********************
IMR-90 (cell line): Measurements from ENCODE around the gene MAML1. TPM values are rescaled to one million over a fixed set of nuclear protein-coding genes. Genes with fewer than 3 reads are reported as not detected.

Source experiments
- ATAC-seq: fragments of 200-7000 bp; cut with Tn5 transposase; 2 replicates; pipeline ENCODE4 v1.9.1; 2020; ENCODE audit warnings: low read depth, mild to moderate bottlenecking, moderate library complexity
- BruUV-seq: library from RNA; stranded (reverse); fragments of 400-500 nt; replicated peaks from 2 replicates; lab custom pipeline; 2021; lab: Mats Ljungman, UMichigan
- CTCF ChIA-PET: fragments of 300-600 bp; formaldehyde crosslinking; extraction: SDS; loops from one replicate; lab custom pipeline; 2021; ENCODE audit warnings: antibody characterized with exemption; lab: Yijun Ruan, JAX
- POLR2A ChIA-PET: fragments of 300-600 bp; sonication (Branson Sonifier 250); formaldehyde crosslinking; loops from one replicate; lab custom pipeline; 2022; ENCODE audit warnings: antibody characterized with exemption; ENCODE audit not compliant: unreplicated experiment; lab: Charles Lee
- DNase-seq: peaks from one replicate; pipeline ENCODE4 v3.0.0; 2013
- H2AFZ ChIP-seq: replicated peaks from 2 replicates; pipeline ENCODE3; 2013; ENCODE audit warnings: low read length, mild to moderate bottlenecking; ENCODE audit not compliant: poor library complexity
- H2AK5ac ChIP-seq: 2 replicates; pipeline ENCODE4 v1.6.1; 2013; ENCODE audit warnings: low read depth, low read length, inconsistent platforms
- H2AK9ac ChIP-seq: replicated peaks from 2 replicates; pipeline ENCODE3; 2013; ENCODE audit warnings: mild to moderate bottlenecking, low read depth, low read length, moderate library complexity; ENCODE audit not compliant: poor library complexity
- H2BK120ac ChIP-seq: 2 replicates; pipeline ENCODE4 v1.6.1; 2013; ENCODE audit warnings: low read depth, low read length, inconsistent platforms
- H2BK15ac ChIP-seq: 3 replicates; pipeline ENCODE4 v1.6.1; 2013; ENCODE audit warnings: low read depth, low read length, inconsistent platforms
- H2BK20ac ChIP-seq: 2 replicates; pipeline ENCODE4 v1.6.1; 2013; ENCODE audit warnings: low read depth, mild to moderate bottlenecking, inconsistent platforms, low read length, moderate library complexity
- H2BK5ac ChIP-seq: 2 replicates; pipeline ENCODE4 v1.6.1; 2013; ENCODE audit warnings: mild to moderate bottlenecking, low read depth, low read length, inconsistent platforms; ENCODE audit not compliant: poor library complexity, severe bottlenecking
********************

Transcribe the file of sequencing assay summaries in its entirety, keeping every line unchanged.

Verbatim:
IMR-90 (cell line): Measurements from ENCODE around the gene MAML1. TPM values are rescaled to one million over a fixed set of nuclear protein-coding genes. Genes with fewer than 3 reads are reported as not detected.

Source experiments
- ATAC-seq: fragments of 200-7000 bp; cut with Tn5 transposase; 2 replicates; pipeline ENCODE4 v1.9.1; 2020; ENCODE audit warnings: low read depth, mild to moderate bottlenecking, moderate library complexity
- BruUV-seq: library from RNA; stranded (reverse); fragments of 400-500 nt; replicated peaks from 2 replicates; lab custom pipeline; 2021; lab: Mats Ljungman, UMichigan
- CTCF ChIA-PET: fragments of 300-600 bp; formaldehyde crosslinking; extraction: SDS; loops from one replicate; lab custom pipeline; 2021; ENCODE audit warnings: antibody characterized with exemption; lab: Yijun Ruan, JAX
- POLR2A ChIA-PET: fragments of 300-600 bp; sonication (Branson Sonifier 250); formaldehyde crosslinking; loops from one replicate; lab custom pipeline; 2022; ENCODE audit warnings: antibody characterized with exemption; ENCODE audit not compliant: unreplicated experiment; lab: Charles Lee
- DNase-seq: peaks from one replicate; pipeline ENCODE4 v3.0.0; 2013
- H2AFZ ChIP-seq: replicated peaks from 2 replicates; pipeline ENCODE3; 2013; ENCODE audit warnings: low read length, mild to moderate bottlenecking; ENCODE audit not compliant: poor library complexity
- H2AK5ac ChIP-seq: 2 replicates; pipeline ENCODE4 v1.6.1; 2013; ENCODE audit warnings: low read depth, low read length, inconsistent platforms
- H2AK9ac ChIP-seq: replicated peaks from 2 replicates; pipeline ENCODE3; 2013; ENCODE audit warnings: mild to moderate bottlenecking, low read depth, low read length, moderate library complexity; ENCODE audit not compliant: poor library complexity
- H2BK120ac ChIP-seq: 2 replicates; pipeline ENCODE4 v1.6.1; 2013; ENCODE audit warnings: low read depth, low read length, inconsistent platforms
- H2BK15ac ChIP-seq: 3 replicates; pipeline ENCODE4 v1.6.1; 2013; ENCODE audit warnings: low read depth, low read length, inconsistent platforms
- H2BK20ac ChIP-seq: 2 replicates; pipeline ENCODE4 v1.6.1; 2013; ENCODE audit warnings: low read depth, mild to moderate bottlenecking, inconsistent platforms, low read length, moderate library complexity
- H2BK5ac ChIP-seq: 2 replicates; pipeline ENCODE4 v1.6.1; 2013; ENCODE audit warnings: mild to moderate bottlenecking, low read depth, low read length, inconsistent platforms; ENCODE audit not compliant: poor library complexity, severe bottlenecking